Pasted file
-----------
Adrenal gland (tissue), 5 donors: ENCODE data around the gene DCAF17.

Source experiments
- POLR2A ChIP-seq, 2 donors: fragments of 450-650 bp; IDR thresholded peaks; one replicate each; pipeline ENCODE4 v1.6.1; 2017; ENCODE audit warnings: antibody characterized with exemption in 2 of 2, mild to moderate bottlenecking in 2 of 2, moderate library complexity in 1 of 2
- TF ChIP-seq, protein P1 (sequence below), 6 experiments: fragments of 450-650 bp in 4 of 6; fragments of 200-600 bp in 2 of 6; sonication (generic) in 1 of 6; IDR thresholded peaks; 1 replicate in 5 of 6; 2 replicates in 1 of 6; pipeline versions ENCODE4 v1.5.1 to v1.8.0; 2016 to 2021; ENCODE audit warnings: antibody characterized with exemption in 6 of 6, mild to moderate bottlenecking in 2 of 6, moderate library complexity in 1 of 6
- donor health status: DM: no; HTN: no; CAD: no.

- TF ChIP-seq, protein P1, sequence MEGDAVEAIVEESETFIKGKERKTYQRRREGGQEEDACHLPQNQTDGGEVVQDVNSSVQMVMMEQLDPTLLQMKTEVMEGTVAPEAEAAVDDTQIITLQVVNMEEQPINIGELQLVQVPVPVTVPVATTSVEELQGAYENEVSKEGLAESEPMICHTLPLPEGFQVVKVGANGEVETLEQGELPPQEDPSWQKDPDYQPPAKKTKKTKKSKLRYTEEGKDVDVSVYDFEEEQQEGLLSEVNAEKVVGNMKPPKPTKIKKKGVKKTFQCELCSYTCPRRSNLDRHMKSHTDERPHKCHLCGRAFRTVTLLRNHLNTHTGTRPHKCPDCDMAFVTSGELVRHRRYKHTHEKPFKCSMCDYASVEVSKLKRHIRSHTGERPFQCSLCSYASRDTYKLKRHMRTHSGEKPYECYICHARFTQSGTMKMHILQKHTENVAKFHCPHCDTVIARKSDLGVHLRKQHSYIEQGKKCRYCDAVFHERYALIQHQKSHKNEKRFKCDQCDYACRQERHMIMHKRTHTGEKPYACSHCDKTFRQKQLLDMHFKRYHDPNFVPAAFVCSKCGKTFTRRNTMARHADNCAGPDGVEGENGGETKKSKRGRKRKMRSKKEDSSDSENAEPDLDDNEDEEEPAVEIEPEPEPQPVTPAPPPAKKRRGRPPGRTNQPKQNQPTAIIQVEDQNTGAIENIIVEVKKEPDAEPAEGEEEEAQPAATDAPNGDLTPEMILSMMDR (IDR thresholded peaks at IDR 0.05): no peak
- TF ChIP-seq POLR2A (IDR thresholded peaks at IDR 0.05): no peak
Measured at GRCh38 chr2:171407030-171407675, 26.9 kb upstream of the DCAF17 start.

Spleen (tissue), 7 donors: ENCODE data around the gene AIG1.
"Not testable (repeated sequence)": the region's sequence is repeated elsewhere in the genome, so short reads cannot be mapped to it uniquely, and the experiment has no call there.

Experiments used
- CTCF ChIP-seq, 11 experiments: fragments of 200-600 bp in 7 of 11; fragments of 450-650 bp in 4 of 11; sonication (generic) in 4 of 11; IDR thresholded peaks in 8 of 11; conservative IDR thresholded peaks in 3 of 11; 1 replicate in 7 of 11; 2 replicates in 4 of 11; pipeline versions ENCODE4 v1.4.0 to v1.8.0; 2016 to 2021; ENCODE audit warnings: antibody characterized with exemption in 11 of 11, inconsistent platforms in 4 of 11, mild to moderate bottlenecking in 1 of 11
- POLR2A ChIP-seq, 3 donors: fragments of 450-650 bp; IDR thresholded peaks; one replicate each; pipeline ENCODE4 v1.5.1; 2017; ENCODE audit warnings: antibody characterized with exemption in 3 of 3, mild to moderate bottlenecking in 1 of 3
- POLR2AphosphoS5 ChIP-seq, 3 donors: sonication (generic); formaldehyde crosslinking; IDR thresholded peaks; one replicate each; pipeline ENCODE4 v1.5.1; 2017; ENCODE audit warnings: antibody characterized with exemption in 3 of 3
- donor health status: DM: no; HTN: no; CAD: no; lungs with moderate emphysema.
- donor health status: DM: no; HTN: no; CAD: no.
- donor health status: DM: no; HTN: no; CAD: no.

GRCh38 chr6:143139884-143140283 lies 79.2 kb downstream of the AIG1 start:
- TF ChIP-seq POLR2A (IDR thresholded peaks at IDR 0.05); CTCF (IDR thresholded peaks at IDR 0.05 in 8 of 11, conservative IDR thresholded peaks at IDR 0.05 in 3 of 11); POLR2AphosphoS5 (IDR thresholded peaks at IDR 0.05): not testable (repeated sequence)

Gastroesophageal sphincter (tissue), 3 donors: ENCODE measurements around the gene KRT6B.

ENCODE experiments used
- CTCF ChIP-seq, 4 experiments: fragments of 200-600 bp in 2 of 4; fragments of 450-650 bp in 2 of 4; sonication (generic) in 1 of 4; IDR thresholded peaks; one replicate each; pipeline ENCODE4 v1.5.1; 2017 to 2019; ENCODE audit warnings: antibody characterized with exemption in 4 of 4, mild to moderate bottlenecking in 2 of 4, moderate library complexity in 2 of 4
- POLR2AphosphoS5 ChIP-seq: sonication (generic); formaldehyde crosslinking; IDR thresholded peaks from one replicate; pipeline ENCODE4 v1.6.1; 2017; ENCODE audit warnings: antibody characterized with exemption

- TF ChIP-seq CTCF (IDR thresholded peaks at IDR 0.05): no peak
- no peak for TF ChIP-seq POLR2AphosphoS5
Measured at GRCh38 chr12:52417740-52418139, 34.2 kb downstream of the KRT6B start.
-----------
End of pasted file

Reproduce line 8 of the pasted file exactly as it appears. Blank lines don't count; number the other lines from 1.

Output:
Measured at GRCh38 chr2:171407030-171407675, 26.9 kb upstream of the DCAF17 start.